Wednesday, July 30, 2008

An open letter to Omar Abdullah

An open letter to Omar Abdullah from T. Jayaraman, Mumbai.

Dear Mr. Omar Abdullah,

Now that the sound of the cheers and the applause following your speech in the Lok Sabha on the occasion of the trust vote a few days ago must have stopped ringing in your ears, I would like to draw your attention to some questions regarding our practice of secularism and the conduct of our foreign policy.

Your staunch defense of the nuclear deal ``as an Indian and a Muslim'' has undoubtedly endeared you to our pro-nuclear deal media. It is undoubtedly correct that we must all conceive of our foreign policy as ``Indians'' and not as part of any particular religious or other identity that we may have. However, when the conduct of the nation's foreign policy itself bears the clear stamp of the weakening commitment to secularism in important sections of our political class, bureaucracy and civil society then it becomes unclear to many ordinary citizens, such as myself, whether your stirring speech was indeed appropriate for the occasion.

However, as you most manfully confessed in Parliament, even at the height of the Gujarat riots the subtlety of the link between these riots and the politics of the leading party of the then ruling coalition seems to have escaped your watchful commitment to secularism. So this other connection between our weakening commitment to secularism and our foreign policy must undoubtedly be even more surprising to you and deserves to be explained briefly.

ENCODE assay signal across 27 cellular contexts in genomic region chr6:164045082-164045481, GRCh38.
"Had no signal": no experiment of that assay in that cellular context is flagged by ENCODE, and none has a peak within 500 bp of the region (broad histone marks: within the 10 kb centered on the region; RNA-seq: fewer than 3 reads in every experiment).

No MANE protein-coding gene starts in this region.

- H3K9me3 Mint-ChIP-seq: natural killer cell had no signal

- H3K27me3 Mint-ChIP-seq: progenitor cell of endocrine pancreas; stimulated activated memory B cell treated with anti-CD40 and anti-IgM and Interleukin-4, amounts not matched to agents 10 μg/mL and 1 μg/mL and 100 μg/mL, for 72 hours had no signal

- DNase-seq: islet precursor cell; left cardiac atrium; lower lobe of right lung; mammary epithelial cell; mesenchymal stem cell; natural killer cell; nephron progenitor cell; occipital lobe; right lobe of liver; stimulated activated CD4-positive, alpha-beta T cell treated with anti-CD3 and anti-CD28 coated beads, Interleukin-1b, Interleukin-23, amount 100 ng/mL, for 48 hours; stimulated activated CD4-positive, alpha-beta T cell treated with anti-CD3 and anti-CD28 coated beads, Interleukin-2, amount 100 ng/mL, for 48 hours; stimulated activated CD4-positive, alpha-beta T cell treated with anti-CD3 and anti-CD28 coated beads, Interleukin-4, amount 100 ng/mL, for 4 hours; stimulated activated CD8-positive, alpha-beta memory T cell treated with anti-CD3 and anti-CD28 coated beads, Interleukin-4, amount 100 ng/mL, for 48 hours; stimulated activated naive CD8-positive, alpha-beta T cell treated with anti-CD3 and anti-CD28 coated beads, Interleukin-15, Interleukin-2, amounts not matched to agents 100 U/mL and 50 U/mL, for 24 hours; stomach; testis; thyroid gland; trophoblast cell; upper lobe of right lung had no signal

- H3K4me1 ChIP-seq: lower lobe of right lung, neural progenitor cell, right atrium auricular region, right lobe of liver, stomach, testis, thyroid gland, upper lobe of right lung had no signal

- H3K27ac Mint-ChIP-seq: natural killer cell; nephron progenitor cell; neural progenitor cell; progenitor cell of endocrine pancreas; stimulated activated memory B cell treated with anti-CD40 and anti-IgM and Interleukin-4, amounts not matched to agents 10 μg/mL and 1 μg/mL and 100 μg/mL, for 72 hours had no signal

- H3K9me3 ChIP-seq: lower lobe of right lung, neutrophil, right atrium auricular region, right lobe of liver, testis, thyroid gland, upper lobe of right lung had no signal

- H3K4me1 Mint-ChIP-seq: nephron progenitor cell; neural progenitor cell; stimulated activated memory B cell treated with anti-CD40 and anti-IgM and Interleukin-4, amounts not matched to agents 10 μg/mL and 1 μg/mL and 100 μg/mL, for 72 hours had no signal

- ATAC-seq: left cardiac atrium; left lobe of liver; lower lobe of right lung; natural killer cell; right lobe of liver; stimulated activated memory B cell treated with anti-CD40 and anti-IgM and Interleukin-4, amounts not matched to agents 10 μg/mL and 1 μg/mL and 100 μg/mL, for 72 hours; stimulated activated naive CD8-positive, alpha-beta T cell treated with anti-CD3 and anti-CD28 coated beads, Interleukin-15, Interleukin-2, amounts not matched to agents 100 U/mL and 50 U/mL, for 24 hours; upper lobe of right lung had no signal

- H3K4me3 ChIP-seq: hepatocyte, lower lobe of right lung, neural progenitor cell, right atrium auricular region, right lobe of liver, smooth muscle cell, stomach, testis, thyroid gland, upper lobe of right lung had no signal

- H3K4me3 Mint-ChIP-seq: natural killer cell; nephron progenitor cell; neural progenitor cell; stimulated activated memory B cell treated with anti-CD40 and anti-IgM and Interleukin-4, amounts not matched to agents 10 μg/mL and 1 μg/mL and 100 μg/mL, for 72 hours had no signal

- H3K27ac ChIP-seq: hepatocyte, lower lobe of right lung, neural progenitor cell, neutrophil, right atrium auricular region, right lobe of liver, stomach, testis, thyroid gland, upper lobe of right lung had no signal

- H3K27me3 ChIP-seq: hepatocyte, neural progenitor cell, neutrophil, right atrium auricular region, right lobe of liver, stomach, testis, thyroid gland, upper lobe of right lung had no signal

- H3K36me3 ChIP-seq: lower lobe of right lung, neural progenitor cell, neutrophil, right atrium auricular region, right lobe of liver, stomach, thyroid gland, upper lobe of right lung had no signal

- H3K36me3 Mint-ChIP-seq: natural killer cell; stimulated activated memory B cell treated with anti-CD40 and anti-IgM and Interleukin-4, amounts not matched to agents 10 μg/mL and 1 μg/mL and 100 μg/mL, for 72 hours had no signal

You will undoubtedly recall that the BJP-led NDA alliance began its rule in 1998 with the Pokhran nuclear tests. The tests were promptly followed by considerable sabre-rattling vis-a-vis Pakistan exemplified by Shri Advani's comment that Pakistan should now be conscious of the changed geo-political realities of the situation. In that remarkable statement of May 18, 1998, Shri Advani linked the tests to the Kashmir issue and claimed that the ``decisive step to become a nuclear weapons state has brought about a qualitatively new stage in Indo-Pak relations, particularly in finding a lasting solution to the Kashmir problem.'' Regrettably Pakistan refused to take the hint and continued on to its own nuclear tests shortly thereafter. The slippery slope on to which Indo-Pak relations were thrust by these tests culminated in the Kargil conflict of 1999, showing how hollow was Shri Vajpayee's claim that nuclear weapons were ``weapons of peace.'' Nuclear threats continued to be exchanged with Pakistan during and after the Kargil conflict through the years of NDA rule. You will undoubtedly appreciate that these threats also boded little good for Kashmir as a prospective theater of nuclear war.

Simultaneously after the tests the VHP/RSS combine took to the streets hailing the tests as the arrival of a new and resurgent India, taking as a cue Shri Vajpayee's claim that the ``tests had given ...India shakti.'' The VHP toured the country with handfuls of the dirt from the soil of Pokhran to celebrate
the tests. The RSS mouthpiece Organiser hailed the tests in a special May 17, 1998 issue with a collection of hawkish and virulently anti-China and anti-Pakistan articles that the bomb had to be made to ``tame Pakistan'' and teach China a lesson.